Deb Batson, Steamboat Springs, CO
I found my way to functional, structural art by circumstance. I’m a former software developer and research informaticist at a major pediatric center. I’m currently a board-certified patient advocate serving people who use our super-complex health system, mainly people with cancers and rare diseases. I’m involved in various aspects of clinical health for individuals and my community, specifically in clinical and research ethics.
I’m more of a “maker” than an “artist” although I’m trained in neither :-). I’m constantly learning about methods and materials to be able to hold in my hands what I can see in my head.
When my father died many years ago, our funeral director suggested that his cremains be contained in a tall, blue ceramic vase-like urn in complex, intricate patterns.
It was beautiful, and definitely not my father’s style. He was a vagabond, living simply in his motorhome long before van-life was a thing. He spent tons of time in the American Southwest. When he became ill, he wrote that he wished for his body to be cremated and “scattered to the four winds.”
On the top shelf of the funeral director’s office, pushed way to the back and covered in dust, was an urn made of a gourd, sturdy and deeply colored, with a feather on it. We pulled it down, cleaned it up and bought it. My dad would have liked its simplicity and its connection to the Southwest.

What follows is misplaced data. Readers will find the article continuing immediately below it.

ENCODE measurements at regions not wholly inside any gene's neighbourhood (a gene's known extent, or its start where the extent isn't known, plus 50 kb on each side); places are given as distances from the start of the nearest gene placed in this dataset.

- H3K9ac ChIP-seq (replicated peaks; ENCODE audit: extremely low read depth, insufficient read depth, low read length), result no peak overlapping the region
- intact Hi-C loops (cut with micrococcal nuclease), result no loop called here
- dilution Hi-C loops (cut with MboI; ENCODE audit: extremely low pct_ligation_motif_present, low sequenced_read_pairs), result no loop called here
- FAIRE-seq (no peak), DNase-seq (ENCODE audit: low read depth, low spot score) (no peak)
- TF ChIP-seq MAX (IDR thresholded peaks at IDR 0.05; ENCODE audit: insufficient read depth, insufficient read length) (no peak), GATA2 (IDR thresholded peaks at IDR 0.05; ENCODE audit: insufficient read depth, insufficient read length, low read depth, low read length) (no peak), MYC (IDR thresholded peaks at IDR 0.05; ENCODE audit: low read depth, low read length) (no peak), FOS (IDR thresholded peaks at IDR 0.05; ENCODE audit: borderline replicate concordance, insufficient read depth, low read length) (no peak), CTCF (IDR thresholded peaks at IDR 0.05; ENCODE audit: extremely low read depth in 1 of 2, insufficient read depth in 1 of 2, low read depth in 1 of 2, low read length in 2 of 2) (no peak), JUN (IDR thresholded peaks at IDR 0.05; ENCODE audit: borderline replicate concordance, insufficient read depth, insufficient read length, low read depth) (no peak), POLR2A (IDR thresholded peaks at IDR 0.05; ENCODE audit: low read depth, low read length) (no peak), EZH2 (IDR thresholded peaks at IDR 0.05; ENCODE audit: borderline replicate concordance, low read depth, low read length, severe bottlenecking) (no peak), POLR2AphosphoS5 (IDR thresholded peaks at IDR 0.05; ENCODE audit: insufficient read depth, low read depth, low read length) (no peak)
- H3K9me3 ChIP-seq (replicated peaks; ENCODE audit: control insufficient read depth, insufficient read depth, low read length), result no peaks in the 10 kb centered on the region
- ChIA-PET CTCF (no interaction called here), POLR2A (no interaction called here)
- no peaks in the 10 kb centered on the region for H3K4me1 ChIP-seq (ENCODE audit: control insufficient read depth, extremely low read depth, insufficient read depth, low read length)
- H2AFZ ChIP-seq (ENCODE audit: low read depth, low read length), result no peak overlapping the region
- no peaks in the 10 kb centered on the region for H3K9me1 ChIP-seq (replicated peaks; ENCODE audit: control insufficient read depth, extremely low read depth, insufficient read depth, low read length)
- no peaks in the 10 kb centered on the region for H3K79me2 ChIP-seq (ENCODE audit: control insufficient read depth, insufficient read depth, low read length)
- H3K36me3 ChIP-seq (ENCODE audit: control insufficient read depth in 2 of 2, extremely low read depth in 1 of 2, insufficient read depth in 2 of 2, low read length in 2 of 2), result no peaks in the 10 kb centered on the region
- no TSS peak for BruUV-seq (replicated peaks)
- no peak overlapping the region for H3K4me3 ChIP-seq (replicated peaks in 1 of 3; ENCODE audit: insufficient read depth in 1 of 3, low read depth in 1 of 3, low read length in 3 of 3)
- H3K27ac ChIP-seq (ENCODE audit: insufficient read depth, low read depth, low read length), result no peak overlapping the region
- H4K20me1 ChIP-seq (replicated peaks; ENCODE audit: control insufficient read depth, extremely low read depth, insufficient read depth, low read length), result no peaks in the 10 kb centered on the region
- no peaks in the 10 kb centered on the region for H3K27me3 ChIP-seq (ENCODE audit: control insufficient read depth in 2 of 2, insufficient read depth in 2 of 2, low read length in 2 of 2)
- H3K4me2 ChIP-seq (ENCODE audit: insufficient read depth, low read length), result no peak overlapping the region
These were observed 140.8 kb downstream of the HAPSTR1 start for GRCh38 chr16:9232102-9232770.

Here’s my dad’s urn, nearly 30 years on.
Years later, my youngest son became critically ill.
Loss can immobilize us or move us to action. Or both. Or something in-between.
When my son died at 22, I made an urn to contain his ashes. I learned about burial rules and regulations, talked with funeral and cemetery directors, and created something that could be safely buried, or could be at home on a living room display shelf.
One thing led to another via word of mouth, and I began to make urns for other families.
Since then, I have listened carefully to the stories of children and adults who’ve died and created precious urns for their families. Some have been buried in cemetery or on private land, while some give comfort from a spot on the mantle. I’ve made urns out of gourds, I’ve turned wood and alabaster pieces on my lathes, and I’ve repurposed simple ceramic jars. I’ve even made an urn from papier-mâché!
I maintain a full studio in Steamboat Springs, Colorado where I partner with other artists as the need arises.
Please reach out if you’d like to learn more.
In from a storm.